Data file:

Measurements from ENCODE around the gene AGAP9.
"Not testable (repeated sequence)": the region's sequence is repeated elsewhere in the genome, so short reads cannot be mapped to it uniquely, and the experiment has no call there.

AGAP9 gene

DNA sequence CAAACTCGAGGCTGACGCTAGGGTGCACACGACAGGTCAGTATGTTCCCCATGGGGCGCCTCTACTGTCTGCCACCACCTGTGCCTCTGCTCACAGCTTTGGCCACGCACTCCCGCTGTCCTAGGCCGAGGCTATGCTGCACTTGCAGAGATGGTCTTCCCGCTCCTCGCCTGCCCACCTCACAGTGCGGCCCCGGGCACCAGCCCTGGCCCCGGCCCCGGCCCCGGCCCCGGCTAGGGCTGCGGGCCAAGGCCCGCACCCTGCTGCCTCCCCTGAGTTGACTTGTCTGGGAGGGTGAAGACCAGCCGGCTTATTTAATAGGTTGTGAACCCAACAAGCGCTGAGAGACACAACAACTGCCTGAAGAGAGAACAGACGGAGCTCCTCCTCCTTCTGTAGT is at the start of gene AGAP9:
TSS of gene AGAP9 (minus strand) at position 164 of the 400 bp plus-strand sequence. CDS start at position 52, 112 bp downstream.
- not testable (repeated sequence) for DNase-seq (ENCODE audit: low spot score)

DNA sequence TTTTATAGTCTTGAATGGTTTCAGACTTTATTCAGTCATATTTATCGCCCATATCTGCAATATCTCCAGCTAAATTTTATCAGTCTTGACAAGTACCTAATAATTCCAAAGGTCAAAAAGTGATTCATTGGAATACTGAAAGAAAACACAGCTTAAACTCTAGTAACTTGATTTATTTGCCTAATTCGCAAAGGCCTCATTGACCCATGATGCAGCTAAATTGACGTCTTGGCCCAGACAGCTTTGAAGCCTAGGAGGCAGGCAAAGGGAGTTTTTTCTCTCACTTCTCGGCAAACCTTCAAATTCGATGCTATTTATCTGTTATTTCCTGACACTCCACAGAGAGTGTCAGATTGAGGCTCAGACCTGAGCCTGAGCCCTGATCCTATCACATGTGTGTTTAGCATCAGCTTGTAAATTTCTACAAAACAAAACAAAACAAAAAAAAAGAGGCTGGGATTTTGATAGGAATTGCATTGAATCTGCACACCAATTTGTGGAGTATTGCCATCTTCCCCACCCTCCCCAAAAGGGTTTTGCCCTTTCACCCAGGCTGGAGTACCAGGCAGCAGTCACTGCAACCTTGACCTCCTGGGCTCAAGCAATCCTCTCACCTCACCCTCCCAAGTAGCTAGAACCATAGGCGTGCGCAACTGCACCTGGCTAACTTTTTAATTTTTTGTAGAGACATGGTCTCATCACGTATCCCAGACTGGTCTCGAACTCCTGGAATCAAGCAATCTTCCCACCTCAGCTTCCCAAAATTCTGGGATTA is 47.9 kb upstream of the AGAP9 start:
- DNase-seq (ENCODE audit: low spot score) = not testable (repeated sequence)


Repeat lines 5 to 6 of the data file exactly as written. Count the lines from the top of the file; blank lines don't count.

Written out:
TSS of gene AGAP9 (minus strand) at position 164 of the 400 bp plus-strand sequence. CDS start at position 52, 112 bp downstream.
- not testable (repeated sequence) for DNase-seq (ENCODE audit: low spot score)